To fulfill its promise to provide places for emergency medics to freshen up after especially grueling or trying incidents, Volusia County has agreed to purchase two prefabricated buildings.
The County Council is piggybacking on a contract with the Suwannee County School District to buy buildings similar to the portable classrooms seen at many schools.
The Suwannee County School Board is contracting with Mobile Modular Management Corp., a California company with offices in Auburndale. The cost of the two buildings is $183,165.40.
“We hope to have them by the end of the year,” Volusia County spokesman Kevin Captain said.
Captain said the contractor is beset by supply shortages that may delay delivery of the units.
Mobile Modular assembles the buildings for customers after they are purchased, rather than having an inventory of finished units in stock.
One of the buildings will be for the west side of the county, and the other will be placed on the east side. The EMS respite center on the west side will be next to Volusia County Fire Station 46, located at 920 Glenwood Road, northwest of DeLand. The location of the facility for the eastern half of the county has not been selected.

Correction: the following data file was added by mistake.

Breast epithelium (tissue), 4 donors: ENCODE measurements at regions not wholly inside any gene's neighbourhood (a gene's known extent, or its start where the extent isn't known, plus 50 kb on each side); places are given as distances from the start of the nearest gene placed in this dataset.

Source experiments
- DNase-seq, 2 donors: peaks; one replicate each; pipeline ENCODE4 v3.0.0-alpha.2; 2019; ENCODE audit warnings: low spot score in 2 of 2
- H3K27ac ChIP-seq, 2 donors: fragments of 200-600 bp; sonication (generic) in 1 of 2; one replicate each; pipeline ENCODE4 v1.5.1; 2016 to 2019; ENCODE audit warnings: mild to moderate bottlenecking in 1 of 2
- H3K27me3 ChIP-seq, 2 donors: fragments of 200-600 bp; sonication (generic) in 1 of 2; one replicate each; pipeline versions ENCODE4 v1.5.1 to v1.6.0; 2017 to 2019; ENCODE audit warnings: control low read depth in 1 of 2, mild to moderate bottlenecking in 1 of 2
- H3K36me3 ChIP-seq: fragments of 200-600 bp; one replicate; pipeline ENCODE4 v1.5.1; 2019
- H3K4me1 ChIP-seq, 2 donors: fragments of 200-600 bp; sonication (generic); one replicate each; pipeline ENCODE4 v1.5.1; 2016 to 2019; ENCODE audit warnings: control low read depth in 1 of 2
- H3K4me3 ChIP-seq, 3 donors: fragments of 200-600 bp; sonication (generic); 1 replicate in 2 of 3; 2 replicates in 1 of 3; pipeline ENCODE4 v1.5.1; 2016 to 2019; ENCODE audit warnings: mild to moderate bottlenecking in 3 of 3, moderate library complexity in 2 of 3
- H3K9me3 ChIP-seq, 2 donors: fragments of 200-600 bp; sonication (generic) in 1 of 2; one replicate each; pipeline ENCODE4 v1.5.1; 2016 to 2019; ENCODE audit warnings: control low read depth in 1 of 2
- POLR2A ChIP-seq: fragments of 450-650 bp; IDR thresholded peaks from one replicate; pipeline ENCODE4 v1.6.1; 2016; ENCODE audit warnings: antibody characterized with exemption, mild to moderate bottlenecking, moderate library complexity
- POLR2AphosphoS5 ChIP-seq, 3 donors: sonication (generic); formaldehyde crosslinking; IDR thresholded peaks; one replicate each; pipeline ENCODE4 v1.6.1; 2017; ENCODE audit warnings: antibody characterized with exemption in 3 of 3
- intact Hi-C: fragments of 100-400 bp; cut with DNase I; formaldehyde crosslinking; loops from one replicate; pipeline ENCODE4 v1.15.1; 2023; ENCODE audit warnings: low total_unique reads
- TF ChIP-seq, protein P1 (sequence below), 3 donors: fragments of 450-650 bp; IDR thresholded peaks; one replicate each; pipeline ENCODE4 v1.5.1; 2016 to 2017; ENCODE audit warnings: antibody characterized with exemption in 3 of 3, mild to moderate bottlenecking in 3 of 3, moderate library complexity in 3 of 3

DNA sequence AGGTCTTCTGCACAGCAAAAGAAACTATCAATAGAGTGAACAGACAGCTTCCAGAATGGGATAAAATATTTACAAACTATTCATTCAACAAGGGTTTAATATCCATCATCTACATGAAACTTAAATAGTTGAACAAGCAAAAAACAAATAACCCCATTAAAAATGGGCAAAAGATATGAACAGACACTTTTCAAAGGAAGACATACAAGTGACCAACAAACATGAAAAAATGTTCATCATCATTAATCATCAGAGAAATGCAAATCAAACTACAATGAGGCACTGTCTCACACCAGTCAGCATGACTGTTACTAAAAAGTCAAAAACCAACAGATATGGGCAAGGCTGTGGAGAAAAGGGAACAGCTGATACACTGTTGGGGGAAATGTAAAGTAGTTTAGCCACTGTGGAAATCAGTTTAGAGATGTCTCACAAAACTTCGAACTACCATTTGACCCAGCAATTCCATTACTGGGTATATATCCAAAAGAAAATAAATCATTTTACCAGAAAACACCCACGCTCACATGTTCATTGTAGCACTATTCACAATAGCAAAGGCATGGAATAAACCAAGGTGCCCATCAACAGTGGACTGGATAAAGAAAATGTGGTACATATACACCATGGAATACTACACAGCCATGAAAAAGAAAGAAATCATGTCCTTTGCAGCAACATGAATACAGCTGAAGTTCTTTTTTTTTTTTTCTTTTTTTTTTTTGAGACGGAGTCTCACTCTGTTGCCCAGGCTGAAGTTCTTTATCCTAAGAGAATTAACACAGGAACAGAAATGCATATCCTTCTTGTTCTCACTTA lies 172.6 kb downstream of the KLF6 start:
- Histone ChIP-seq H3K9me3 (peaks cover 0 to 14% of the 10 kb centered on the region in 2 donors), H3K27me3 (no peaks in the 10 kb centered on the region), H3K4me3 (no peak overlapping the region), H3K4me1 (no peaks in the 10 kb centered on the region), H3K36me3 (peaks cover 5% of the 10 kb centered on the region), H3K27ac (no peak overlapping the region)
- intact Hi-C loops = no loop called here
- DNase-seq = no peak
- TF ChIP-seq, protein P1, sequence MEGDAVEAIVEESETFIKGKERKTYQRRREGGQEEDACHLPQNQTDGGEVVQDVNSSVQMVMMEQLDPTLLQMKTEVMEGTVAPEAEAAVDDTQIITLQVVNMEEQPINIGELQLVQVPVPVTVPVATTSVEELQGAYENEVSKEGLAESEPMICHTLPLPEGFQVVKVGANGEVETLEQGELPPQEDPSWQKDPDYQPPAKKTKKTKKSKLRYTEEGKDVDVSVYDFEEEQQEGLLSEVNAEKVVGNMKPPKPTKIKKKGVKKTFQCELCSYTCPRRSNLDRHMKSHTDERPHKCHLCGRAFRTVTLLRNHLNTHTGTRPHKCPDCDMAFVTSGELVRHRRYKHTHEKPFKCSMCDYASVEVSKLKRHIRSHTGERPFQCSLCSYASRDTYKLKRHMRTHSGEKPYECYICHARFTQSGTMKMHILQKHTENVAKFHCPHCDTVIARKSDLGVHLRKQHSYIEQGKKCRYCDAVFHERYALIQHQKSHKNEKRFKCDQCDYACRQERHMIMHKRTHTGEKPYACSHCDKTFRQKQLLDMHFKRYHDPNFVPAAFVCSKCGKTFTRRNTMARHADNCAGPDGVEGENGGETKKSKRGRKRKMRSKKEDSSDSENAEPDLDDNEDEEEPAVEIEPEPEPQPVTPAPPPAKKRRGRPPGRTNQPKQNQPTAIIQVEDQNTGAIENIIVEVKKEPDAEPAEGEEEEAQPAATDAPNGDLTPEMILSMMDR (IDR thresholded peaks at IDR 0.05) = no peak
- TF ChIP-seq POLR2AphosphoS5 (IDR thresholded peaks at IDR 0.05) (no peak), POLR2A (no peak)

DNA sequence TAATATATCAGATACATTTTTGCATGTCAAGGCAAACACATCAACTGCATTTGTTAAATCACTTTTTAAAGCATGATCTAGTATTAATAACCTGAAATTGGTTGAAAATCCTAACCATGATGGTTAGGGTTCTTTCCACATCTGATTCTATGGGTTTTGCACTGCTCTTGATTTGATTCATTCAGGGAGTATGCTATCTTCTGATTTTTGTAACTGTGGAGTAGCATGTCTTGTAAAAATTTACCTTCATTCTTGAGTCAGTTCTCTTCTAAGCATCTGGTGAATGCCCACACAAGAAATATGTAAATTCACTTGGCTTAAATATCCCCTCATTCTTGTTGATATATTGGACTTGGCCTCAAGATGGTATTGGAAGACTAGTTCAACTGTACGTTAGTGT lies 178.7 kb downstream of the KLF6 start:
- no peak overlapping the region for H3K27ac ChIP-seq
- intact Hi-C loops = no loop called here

The buildings will be for the exclusive use of the county’s Emergency Medical Services personnel, whether for respite after an intense incident or simply during a busy day of nonstop emergencies.
When the County Council debated the establishment of such respite centers for paramedics and emergency medical technicians, some members suggested the EMS use local fire stations for showering, changing clothes, eating and relaxing before returning to duty.
County staffers, however, cautioned against allowing EMS personnel to encroach upon the firefighters’ domain. Even though each county firefighter is also certified as an EMT or a paramedic, who performs many of the same tasks in a medical emergency, the mixing of firefighters and the EMS workers could result in friction between the two groups, staffers warned.
“They don’t want them in their refrigerator,” County Manager George Recktenwald said, referring to the firefighters on duty and their possible reaction to non-firefighters using space in what is essentially the firefighters’ second home.
The modular buildings Volusia County is buying are wooden structures of 864 square feet each. The buildings are rated to withstand winds up to 175 miles per hour.
The county is paying for the buildings with funds it received under the American Rescue Plan Act, a $1.9 trillion stimulus bill passed by the Congress and signed by President Biden last year.
Volusia County government received $107 million from the ARPA.